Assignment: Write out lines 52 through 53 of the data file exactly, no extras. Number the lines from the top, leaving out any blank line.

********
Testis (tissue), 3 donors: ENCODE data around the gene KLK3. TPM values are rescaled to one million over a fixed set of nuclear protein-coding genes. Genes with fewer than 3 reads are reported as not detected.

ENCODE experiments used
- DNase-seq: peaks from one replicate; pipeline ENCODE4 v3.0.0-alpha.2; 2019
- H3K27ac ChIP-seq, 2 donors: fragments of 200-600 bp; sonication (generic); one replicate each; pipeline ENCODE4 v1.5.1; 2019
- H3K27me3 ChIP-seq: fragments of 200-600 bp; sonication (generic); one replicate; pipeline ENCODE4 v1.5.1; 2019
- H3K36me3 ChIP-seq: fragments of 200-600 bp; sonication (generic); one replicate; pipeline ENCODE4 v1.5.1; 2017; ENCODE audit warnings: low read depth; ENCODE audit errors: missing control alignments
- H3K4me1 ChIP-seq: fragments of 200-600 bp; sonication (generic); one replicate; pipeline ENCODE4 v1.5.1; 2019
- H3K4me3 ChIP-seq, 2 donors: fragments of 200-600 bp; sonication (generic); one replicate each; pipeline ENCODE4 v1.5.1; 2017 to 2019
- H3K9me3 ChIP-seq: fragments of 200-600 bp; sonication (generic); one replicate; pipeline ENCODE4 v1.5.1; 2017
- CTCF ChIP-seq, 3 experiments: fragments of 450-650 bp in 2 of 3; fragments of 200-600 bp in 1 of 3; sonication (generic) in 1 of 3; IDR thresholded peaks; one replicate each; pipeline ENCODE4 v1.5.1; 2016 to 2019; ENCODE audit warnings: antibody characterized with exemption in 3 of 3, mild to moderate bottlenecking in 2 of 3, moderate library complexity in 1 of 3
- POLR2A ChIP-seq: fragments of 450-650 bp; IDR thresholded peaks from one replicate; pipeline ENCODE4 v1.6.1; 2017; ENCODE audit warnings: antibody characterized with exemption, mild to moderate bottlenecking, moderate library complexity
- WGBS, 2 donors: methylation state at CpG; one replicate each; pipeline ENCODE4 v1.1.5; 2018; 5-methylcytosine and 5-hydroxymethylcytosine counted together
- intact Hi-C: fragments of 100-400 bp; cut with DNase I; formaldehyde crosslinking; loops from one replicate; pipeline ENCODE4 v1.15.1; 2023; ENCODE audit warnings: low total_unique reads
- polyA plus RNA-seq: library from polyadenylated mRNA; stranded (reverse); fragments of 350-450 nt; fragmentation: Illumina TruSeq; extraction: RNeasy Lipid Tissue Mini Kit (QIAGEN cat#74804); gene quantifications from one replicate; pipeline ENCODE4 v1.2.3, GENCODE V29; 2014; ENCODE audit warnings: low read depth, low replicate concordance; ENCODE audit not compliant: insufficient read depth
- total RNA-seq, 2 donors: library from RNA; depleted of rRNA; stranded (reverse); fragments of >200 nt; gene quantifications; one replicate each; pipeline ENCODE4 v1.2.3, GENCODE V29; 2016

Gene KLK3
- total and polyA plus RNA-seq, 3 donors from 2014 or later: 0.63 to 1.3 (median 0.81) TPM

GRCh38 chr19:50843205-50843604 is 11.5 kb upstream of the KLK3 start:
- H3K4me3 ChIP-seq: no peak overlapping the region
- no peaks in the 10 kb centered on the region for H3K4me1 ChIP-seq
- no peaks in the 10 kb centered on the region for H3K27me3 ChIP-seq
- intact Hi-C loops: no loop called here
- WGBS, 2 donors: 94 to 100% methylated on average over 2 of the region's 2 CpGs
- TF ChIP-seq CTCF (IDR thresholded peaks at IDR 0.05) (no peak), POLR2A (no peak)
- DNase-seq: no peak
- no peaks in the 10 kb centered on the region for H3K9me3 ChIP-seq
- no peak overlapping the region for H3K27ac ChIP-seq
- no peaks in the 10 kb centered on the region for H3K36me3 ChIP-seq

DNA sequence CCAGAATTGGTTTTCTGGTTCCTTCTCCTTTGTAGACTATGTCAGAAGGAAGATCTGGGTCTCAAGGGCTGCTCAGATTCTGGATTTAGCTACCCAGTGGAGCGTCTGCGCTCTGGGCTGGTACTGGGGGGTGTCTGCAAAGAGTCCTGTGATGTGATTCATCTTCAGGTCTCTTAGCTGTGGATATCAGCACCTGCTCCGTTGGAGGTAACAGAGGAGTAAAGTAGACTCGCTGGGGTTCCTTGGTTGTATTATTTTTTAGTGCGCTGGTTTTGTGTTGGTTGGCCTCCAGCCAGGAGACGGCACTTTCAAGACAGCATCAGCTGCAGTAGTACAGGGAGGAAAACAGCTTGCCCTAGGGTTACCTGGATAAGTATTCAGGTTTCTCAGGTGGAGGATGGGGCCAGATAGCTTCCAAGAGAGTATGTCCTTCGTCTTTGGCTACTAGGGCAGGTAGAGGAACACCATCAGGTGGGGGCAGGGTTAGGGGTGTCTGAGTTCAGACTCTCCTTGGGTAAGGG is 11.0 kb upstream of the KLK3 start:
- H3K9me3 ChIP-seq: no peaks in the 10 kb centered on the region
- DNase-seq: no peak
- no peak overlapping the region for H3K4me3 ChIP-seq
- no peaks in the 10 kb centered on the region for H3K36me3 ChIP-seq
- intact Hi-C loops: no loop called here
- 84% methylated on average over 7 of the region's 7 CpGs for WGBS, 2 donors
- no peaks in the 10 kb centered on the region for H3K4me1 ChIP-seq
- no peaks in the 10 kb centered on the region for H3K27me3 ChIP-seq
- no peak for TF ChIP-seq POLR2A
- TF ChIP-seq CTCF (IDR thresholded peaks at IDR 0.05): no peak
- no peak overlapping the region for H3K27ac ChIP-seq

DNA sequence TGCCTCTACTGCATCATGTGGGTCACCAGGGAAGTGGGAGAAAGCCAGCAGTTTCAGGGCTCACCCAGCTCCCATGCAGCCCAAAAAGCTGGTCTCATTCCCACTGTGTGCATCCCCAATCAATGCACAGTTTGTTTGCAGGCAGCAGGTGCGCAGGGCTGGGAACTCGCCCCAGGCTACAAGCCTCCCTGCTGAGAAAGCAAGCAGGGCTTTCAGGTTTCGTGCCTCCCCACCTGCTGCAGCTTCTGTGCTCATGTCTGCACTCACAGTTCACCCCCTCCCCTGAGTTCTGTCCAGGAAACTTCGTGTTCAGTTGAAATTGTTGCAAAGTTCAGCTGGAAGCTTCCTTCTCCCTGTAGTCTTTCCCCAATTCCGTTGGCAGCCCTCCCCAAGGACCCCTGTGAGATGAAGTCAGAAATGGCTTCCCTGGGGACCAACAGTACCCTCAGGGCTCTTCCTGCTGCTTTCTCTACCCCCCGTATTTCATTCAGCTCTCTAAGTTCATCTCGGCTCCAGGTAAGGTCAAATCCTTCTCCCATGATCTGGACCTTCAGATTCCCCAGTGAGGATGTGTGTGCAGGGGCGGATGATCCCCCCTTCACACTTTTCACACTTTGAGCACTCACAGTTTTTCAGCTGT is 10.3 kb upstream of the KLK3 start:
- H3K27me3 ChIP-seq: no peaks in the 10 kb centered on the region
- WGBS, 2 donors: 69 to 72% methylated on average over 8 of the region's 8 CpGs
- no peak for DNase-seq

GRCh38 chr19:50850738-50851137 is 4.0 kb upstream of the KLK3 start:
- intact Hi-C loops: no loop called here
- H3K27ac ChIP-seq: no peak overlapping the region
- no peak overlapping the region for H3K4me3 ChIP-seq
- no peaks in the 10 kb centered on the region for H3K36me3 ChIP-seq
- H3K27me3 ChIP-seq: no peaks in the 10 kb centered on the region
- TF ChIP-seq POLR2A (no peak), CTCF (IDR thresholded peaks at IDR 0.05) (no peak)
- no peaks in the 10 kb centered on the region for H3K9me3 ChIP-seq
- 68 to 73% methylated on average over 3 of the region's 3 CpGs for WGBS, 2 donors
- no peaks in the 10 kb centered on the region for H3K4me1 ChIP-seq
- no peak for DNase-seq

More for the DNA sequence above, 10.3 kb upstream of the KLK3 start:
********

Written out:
- no peaks in the 10 kb centered on the region for H3K9me3 ChIP-seq
- 68 to 73% methylated on average over 3 of the region's 3 CpGs for WGBS, 2 donors